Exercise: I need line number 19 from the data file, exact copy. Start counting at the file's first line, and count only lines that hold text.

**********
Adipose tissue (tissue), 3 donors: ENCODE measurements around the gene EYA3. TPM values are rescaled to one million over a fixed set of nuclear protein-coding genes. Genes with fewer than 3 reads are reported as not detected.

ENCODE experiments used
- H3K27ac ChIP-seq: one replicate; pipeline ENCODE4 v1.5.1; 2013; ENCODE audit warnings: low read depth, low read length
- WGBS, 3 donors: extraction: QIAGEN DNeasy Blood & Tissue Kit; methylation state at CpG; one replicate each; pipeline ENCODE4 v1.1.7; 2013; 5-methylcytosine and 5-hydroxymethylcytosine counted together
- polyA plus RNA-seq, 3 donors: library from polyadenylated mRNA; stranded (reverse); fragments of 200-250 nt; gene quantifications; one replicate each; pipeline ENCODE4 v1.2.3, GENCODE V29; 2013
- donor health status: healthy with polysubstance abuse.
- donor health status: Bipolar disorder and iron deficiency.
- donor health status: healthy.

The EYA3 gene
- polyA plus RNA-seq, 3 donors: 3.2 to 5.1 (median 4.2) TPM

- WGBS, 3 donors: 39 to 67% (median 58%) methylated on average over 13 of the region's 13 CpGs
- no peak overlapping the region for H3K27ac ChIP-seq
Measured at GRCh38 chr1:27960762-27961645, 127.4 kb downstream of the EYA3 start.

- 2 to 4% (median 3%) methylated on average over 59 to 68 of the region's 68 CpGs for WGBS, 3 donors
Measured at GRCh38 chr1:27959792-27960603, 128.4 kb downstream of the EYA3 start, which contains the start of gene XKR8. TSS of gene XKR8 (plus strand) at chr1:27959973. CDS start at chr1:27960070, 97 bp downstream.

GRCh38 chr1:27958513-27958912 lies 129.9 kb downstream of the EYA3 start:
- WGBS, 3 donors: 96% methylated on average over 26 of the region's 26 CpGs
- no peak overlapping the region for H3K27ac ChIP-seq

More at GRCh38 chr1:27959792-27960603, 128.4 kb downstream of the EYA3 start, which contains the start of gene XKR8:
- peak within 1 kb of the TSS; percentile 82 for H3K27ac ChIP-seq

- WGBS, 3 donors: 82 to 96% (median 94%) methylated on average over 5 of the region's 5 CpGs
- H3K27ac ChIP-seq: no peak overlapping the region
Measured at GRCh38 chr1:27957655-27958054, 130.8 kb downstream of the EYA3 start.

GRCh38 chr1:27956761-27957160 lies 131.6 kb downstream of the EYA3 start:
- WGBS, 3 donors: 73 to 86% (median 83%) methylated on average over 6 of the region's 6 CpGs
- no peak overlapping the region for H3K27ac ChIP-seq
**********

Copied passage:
More at GRCh38 chr1:27959792-27960603, 128.4 kb downstream of the EYA3 start, which contains the start of gene XKR8: